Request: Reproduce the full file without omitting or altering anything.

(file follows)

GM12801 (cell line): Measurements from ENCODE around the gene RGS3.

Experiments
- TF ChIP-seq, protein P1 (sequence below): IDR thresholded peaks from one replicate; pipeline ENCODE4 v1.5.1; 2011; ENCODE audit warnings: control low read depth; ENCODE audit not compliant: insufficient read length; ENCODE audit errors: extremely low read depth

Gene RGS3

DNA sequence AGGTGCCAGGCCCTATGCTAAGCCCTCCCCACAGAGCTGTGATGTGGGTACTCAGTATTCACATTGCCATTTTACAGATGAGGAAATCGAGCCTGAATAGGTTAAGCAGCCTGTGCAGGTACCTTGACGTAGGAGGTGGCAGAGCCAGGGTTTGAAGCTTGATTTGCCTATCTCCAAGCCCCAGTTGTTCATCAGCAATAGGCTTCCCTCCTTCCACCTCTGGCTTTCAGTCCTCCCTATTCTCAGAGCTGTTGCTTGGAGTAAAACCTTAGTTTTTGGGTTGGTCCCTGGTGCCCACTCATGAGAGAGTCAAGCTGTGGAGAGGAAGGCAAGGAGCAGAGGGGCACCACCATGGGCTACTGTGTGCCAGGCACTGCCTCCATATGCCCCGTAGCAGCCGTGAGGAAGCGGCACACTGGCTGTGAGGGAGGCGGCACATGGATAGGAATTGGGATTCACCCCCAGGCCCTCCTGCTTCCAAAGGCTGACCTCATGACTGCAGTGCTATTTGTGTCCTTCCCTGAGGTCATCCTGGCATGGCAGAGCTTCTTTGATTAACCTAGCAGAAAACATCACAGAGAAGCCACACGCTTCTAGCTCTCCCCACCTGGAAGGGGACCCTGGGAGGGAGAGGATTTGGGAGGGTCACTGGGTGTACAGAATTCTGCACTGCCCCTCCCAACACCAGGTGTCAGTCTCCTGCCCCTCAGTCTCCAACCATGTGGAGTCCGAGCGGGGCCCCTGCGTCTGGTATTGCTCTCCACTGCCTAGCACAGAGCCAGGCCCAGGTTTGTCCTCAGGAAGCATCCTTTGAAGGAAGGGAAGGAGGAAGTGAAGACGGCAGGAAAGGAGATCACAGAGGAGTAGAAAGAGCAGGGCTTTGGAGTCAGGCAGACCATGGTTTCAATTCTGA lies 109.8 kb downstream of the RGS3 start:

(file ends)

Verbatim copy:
GM12801 (cell line): Measurements from ENCODE around the gene RGS3.

Experiments
- TF ChIP-seq, protein P1 (sequence below): IDR thresholded peaks from one replicate; pipeline ENCODE4 v1.5.1; 2011; ENCODE audit warnings: control low read depth; ENCODE audit not compliant: insufficient read length; ENCODE audit errors: extremely low read depth

Gene RGS3

DNA sequence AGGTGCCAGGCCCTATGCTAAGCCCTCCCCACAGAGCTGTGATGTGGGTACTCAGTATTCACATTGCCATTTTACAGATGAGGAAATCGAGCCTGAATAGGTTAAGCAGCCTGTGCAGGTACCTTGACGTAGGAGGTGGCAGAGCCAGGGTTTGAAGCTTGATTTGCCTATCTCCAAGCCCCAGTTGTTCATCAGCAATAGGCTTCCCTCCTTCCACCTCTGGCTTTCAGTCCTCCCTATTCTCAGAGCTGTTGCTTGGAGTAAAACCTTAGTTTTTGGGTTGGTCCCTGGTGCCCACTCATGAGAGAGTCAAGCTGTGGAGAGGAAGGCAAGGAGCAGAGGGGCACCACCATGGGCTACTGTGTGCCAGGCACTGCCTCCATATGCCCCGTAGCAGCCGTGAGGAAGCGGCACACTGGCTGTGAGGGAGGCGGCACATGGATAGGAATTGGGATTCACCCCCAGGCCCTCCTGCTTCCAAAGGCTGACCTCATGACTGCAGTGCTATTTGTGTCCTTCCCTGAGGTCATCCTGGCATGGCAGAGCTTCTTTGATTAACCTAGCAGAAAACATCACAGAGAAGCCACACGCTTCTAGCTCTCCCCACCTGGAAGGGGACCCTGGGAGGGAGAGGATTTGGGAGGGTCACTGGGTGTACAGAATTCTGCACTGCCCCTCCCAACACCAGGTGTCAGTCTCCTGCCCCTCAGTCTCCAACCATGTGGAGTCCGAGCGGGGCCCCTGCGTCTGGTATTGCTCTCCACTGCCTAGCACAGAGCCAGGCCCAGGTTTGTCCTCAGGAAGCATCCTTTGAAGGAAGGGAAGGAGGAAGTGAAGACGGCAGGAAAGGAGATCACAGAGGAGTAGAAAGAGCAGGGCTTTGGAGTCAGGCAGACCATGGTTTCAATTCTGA lies 109.8 kb downstream of the RGS3 start: